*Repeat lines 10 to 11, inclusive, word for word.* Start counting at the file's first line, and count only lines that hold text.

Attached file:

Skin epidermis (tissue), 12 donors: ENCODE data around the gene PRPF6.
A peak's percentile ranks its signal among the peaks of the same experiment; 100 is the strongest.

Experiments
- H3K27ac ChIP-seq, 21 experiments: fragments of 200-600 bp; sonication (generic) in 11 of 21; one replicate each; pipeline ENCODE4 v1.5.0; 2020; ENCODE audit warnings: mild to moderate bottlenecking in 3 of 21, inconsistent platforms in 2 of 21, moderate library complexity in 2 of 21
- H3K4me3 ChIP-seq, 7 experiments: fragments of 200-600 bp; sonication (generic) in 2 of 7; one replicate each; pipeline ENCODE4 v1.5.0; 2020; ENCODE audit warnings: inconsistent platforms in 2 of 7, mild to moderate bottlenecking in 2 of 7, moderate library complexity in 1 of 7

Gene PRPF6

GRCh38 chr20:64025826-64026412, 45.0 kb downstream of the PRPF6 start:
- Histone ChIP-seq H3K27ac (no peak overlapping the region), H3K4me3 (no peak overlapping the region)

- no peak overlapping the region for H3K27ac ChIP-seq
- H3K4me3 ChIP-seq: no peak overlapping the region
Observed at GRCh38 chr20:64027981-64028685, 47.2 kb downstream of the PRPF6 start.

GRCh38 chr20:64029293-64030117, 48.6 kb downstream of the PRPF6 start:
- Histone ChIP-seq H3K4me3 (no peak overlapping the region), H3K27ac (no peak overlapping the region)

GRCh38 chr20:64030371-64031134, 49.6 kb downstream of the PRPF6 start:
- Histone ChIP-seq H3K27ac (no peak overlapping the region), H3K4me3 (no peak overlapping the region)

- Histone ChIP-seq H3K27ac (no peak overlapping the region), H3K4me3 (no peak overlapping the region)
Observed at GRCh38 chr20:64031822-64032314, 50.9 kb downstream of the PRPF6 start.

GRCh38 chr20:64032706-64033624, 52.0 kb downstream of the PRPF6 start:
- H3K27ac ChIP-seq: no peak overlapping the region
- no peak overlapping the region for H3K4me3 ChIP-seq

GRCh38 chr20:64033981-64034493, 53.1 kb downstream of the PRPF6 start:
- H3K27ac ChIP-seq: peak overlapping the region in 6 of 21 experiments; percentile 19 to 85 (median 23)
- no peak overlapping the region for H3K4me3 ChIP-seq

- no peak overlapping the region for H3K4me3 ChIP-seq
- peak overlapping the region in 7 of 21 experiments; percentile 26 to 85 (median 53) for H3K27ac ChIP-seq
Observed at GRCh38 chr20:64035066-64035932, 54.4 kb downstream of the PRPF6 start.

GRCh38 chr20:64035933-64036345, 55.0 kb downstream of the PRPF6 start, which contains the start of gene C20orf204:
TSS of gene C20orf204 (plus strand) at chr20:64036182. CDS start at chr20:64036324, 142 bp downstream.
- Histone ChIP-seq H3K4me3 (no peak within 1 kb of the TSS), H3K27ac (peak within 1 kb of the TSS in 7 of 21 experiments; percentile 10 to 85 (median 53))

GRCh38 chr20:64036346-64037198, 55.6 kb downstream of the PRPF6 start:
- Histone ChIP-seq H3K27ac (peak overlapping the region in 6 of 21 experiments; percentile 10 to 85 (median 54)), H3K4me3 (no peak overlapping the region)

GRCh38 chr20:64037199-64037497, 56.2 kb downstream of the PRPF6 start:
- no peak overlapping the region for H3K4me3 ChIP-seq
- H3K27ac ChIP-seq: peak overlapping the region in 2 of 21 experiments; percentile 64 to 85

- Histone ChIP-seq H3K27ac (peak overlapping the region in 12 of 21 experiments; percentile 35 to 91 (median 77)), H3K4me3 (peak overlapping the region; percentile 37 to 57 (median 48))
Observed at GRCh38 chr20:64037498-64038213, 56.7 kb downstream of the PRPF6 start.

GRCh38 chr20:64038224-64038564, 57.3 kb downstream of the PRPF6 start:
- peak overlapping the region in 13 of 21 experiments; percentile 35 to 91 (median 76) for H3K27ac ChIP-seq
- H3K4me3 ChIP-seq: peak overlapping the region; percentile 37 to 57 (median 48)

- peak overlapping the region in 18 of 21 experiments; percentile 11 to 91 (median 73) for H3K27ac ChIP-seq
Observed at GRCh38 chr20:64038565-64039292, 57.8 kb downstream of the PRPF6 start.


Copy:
- H3K4me3 ChIP-seq: no peak overlapping the region
Observed at GRCh38 chr20:64027981-64028685, 47.2 kb downstream of the PRPF6 start.